Certain elements of the story (including the rescue of Colin Farrell’s Artemis Fowl Sr. and the villain Opal Koboi) appear to be drawn from 2002 sequel The Arctic Incident, though beyond the characters’ inclusion the storyline bears little resemblance to that book.
Some parts of Artemis’ character remain very similar to the book – his exchange with a psychologist referencing his fake antique chair is lifted directly from the page – but there are also some subtle differences.
The film version of Artemis appears more athletic and well-adjusted than the book version, enjoying surfing and other outdoor activities (a running joke in the books relates to Artemis’ lack of physical prowess) and seeming less driven by personal greed and arrogance. Generally speaking he’s a warmer, more emotional individual than the antihero Colfer created.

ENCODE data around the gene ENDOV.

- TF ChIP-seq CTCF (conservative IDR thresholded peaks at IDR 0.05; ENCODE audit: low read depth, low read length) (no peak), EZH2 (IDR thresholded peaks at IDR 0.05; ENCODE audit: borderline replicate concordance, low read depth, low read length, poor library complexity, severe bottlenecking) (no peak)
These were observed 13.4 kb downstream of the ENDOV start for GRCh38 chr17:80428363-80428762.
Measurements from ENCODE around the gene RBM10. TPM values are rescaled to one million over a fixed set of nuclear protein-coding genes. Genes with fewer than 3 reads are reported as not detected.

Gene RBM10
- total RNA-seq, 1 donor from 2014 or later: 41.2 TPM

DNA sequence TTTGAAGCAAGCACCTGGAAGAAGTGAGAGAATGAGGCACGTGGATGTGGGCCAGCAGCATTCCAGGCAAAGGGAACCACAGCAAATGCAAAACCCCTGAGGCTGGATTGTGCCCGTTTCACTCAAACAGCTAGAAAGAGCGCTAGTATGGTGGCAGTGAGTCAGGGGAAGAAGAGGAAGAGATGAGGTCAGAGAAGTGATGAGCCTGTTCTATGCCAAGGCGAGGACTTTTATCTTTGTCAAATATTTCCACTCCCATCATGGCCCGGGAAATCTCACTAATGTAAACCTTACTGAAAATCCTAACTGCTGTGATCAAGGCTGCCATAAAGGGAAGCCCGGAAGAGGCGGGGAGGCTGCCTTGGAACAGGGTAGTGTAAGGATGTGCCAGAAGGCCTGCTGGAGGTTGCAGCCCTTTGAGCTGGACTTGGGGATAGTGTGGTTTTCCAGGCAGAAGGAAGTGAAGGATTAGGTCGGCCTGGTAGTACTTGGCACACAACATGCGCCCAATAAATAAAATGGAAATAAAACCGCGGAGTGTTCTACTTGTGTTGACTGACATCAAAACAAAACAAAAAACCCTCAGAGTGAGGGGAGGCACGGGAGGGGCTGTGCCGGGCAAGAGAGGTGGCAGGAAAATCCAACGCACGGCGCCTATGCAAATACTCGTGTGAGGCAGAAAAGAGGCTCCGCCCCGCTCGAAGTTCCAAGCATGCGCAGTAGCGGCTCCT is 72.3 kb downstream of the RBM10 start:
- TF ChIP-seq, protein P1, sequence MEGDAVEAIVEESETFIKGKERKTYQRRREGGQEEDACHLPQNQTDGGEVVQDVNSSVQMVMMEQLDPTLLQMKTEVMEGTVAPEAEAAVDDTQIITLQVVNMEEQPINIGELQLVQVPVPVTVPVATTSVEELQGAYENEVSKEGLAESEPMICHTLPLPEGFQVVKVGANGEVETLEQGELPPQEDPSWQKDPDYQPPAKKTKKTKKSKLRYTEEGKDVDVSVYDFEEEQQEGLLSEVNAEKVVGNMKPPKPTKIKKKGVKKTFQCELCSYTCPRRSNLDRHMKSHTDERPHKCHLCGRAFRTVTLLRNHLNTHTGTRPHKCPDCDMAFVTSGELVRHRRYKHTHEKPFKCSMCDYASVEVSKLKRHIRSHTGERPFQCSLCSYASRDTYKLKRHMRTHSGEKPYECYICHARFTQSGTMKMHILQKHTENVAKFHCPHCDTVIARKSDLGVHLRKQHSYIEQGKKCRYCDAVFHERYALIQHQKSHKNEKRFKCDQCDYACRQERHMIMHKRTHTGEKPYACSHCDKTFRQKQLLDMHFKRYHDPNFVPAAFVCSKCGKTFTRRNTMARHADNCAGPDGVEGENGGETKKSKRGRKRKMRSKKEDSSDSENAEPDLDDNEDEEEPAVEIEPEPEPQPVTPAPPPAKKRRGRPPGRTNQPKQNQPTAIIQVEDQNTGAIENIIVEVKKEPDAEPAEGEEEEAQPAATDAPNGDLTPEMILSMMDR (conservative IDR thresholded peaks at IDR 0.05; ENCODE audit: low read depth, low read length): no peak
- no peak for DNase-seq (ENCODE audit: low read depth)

In the books, it’s also noted that the young Artemis insists on wearing a suit at all times, while the film Artemis only dons one later on for slightly unclear reasons.
The Fowl family’s faithful servant Butler appears in the books as a deadly weapons expert, bodyguard and aide-de-camp to Artemis, who ends up battling magical creatures and a troll in service to his young master.
One crucial difference in the film is Butler’s name – while the books make a point of concealing his first name until his apparent death in one of the sequels (the idea being that a member of the esteemed Butler family never reveals their Christian name to their employer), the Disney+ movie rather casually has characters refer to him as Domovoi or even “Dom” throughout.